I have a nested dial control on Android. It looks like this:-


The labels are a bit small to read on the screenshot: they're days, hours, mins. Note in particular that the read-out point is at the bottom.

I'm trying to make this control more generally useful by allowing it to be controlled with a D-pad or arrow keys, instead of a touch interface. I think each of the nested dials should be focused in turn, starting from the innermost "days" dial (because it has the largest effect, it's the one you'd expect to set first). Then pressing should take you to hours, etc. and back to days.

The question is about rotating each dial. Because the user is looking at the bottom of the dial, moving it to the left here means clockwise and increases the value, whereas usually we associate right with clockwise, and with increasing (if you're a left-to-right reader).

So which way should it rotate? Should turn the dial clockwise, matching the right/clockwise/increase association, but making the numbers pass the readout point in the opposite direction; or should turn the dial clockwise, to match the leftward swipe gesture you'd do to turn the wheel? And whichever answer you prefer, how can I mitigate the confusion caused by the mismatched association?

P.S. I'm sure someone will ask why the readout point is at the bottom. It's for two reasons. First, it allows the days dial (the one with the fewest notches) to be on the inside, yet still the first in reading order. Second, users tend to be nearer the bottom of the screen than the top when using a hand-held. Putting the focus closer to the user supports the 3D illusion of the dial, whereas at the top the user feels like he's peering over the top of the dial to see it. I also experimented with having it at the right-hand side instead, to get around this problem, but having the numbers turned sideways looks incredibly confusing.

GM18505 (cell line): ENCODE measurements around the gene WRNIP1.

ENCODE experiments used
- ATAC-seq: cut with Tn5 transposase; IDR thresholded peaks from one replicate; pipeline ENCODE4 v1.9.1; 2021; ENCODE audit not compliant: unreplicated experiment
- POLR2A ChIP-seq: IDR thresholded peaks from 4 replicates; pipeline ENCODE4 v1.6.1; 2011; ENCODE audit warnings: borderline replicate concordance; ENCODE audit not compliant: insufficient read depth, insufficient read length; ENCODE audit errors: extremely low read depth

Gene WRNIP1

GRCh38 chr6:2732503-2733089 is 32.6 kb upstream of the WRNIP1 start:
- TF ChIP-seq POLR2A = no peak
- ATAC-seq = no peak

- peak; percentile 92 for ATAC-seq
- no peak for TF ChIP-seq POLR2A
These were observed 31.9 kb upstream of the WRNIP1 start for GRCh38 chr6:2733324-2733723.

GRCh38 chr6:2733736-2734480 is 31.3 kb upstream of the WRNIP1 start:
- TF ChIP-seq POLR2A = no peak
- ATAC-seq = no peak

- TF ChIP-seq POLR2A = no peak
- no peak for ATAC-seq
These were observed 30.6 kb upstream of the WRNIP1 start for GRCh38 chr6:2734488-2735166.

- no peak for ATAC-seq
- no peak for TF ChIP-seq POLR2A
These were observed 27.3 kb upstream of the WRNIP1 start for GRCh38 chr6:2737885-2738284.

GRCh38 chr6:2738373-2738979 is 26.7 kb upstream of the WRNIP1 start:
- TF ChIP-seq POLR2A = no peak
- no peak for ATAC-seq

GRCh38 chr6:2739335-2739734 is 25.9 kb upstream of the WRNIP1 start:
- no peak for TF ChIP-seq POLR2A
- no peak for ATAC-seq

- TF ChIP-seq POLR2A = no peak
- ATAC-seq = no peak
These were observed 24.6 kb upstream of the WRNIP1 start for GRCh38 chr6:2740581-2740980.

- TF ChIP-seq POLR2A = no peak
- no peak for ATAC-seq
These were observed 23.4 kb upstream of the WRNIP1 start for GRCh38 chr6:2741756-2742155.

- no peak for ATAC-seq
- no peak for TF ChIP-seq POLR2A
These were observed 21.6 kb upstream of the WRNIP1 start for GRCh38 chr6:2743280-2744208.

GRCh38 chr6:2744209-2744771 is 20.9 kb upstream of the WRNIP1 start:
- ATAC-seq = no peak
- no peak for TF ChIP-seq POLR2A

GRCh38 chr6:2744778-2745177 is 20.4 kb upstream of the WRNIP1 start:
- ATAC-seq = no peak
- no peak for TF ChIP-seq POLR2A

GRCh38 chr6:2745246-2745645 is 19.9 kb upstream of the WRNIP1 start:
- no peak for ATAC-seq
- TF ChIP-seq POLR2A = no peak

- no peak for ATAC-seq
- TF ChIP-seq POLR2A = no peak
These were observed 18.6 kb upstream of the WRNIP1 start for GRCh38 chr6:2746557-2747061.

• 2
    Righty Tighty, Lefty Loosy
    – JonW
    Commented Sep 3, 2013 at 11:05
  • You are working on a problem known in human factors as a 'population stereotype'. There are several principles involved. See this slide deck for a summary. As with any population stereotype, the definition of 'population' affects the expected movement of the dial in response to the control affecting the dial. On UX Stack Exchange, you are likely to get people saying 'clockwise' and others saying 'counter/anti clockwise.' Ignore all of them. Implement both methods and test it with prospective users. Commented Sep 3, 2013 at 12:47
  • Just use something other than a dial :). Dials just do not translate well to mouse & keyboard interaction.
    – 17 of 26
    Commented Sep 3, 2013 at 16:15
  • Something else to consider: the up/down arrows often denote increase/decrease respectively on software dials.
    – uxzapper
    Commented Sep 4, 2013 at 7:23
  • @user1757436 this isn't a population stereotype. This is about translating a direct manipulation based interface to indirect, keyboard manipulated interface. Clockwise = to the right. <key>right</key> should rotate the dial clockwise, regardless of the values on the dial and regardless of the read-out position. Commented Sep 4, 2013 at 14:02

2 Answers 2


Could you cut off the top of the dial? This would make 'left = higher' make more sense:



In the same direction as 3D dials, have you considered moving them 90 degrees:


download bmml source – Wireframes created with Balsamiq Mockups

  • 1
    This is a good idea, and one I considered for space-saving reasons when I was first prototyping the control. A better alternative (IMO) is tilting the dial in 3D, so the read-out point is even closer to the user. This emphasizes the 'active' notches on the dial in the same way, but the whole dial is still visible. I hadn't considered using this technique to help the D-pad interaction.
    – Dan Hulme
    Commented Sep 3, 2013 at 12:38
  • Your wireframe mockup would be so much easier to work with in every way. Commented Sep 4, 2013 at 14:05

The metaphor you are creating is that of a disc that can be rotated. So the controls should align with that. The < arrow should turn the disc left and right should turn in right.

So the question becomes, if it is turning based on the top or bottom of the disc. This is where you also need to display what is selected more clearly. By doing so, you emphasize the part of the disc being manipulated by the user.

This would be my assessment, but this would need more testing.

enter image description here

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